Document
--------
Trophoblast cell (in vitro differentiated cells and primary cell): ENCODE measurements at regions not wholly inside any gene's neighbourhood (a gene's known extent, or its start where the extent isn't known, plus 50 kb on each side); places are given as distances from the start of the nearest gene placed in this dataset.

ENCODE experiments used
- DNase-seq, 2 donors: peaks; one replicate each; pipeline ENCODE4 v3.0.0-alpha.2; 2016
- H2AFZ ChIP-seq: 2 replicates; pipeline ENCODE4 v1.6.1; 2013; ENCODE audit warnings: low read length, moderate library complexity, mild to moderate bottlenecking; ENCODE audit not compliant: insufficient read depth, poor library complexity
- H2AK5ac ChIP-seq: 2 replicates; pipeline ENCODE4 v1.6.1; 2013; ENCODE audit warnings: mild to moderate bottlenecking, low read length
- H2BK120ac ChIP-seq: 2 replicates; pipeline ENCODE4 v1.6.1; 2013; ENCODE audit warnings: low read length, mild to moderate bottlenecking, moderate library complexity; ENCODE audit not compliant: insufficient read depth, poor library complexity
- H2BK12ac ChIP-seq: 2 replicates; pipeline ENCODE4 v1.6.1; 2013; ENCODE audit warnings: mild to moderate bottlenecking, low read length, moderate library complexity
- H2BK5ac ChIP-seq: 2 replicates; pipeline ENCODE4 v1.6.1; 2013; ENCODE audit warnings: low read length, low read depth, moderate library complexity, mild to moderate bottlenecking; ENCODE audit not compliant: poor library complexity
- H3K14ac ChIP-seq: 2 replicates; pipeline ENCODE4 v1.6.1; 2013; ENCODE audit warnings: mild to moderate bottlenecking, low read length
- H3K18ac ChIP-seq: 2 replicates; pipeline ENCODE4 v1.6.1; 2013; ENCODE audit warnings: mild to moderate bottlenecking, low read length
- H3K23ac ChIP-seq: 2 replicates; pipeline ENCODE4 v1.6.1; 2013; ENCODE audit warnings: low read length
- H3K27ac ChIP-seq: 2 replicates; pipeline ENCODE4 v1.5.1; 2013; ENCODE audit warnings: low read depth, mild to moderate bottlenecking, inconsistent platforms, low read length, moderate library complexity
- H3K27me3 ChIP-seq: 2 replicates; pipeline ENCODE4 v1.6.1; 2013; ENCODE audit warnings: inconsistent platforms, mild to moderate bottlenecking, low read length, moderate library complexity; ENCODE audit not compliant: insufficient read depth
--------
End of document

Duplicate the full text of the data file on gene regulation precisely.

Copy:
Trophoblast cell (in vitro differentiated cells and primary cell): ENCODE measurements at regions not wholly inside any gene's neighbourhood (a gene's known extent, or its start where the extent isn't known, plus 50 kb on each side); places are given as distances from the start of the nearest gene placed in this dataset.

ENCODE experiments used
- DNase-seq, 2 donors: peaks; one replicate each; pipeline ENCODE4 v3.0.0-alpha.2; 2016
- H2AFZ ChIP-seq: 2 replicates; pipeline ENCODE4 v1.6.1; 2013; ENCODE audit warnings: low read length, moderate library complexity, mild to moderate bottlenecking; ENCODE audit not compliant: insufficient read depth, poor library complexity
- H2AK5ac ChIP-seq: 2 replicates; pipeline ENCODE4 v1.6.1; 2013; ENCODE audit warnings: mild to moderate bottlenecking, low read length
- H2BK120ac ChIP-seq: 2 replicates; pipeline ENCODE4 v1.6.1; 2013; ENCODE audit warnings: low read length, mild to moderate bottlenecking, moderate library complexity; ENCODE audit not compliant: insufficient read depth, poor library complexity
- H2BK12ac ChIP-seq: 2 replicates; pipeline ENCODE4 v1.6.1; 2013; ENCODE audit warnings: mild to moderate bottlenecking, low read length, moderate library complexity
- H2BK5ac ChIP-seq: 2 replicates; pipeline ENCODE4 v1.6.1; 2013; ENCODE audit warnings: low read length, low read depth, moderate library complexity, mild to moderate bottlenecking; ENCODE audit not compliant: poor library complexity
- H3K14ac ChIP-seq: 2 replicates; pipeline ENCODE4 v1.6.1; 2013; ENCODE audit warnings: mild to moderate bottlenecking, low read length
- H3K18ac ChIP-seq: 2 replicates; pipeline ENCODE4 v1.6.1; 2013; ENCODE audit warnings: mild to moderate bottlenecking, low read length
- H3K23ac ChIP-seq: 2 replicates; pipeline ENCODE4 v1.6.1; 2013; ENCODE audit warnings: low read length
- H3K27ac ChIP-seq: 2 replicates; pipeline ENCODE4 v1.5.1; 2013; ENCODE audit warnings: low read depth, mild to moderate bottlenecking, inconsistent platforms, low read length, moderate library complexity
- H3K27me3 ChIP-seq: 2 replicates; pipeline ENCODE4 v1.6.1; 2013; ENCODE audit warnings: inconsistent platforms, mild to moderate bottlenecking, low read length, moderate library complexity; ENCODE audit not compliant: insufficient read depth